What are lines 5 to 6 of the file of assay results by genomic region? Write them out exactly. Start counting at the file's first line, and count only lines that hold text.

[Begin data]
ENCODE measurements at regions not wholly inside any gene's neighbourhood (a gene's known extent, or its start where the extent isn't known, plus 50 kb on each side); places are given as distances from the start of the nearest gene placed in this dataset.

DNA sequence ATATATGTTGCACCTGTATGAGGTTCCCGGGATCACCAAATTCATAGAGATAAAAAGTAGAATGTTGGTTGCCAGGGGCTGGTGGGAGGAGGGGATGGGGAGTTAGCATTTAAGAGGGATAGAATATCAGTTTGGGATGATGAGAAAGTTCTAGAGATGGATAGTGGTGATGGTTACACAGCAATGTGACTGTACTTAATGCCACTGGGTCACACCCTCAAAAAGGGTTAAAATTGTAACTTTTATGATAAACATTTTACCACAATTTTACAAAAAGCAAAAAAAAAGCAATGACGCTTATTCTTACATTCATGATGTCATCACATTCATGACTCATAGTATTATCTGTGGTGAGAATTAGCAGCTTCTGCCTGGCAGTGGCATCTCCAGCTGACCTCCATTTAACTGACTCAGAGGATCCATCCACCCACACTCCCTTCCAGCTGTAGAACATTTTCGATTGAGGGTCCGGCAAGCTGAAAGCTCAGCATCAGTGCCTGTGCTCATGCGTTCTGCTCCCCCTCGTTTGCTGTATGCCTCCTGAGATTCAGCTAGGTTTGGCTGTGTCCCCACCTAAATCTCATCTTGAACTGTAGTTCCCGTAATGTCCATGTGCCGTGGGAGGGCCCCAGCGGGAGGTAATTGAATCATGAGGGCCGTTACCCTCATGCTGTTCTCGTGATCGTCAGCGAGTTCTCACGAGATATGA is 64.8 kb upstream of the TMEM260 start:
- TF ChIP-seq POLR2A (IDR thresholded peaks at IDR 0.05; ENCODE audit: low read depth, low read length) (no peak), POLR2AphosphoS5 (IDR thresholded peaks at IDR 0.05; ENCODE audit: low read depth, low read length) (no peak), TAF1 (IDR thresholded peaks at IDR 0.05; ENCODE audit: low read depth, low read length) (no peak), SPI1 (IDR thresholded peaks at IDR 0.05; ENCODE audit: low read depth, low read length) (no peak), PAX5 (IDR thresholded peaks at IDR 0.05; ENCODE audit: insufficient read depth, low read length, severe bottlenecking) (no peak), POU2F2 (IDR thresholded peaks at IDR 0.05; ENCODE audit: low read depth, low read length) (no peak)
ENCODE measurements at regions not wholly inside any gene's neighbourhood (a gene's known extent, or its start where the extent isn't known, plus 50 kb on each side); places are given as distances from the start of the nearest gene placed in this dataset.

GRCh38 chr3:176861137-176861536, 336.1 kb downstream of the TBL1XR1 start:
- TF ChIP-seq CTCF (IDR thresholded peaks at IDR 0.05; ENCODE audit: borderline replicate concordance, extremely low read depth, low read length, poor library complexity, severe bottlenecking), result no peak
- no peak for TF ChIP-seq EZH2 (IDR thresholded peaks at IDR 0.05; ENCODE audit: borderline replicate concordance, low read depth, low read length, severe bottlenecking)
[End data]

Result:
GRCh38 chr3:176861137-176861536, 336.1 kb downstream of the TBL1XR1 start:
- TF ChIP-seq CTCF (IDR thresholded peaks at IDR 0.05; ENCODE audit: borderline replicate concordance, extremely low read depth, low read length, poor library complexity, severe bottlenecking), result no peak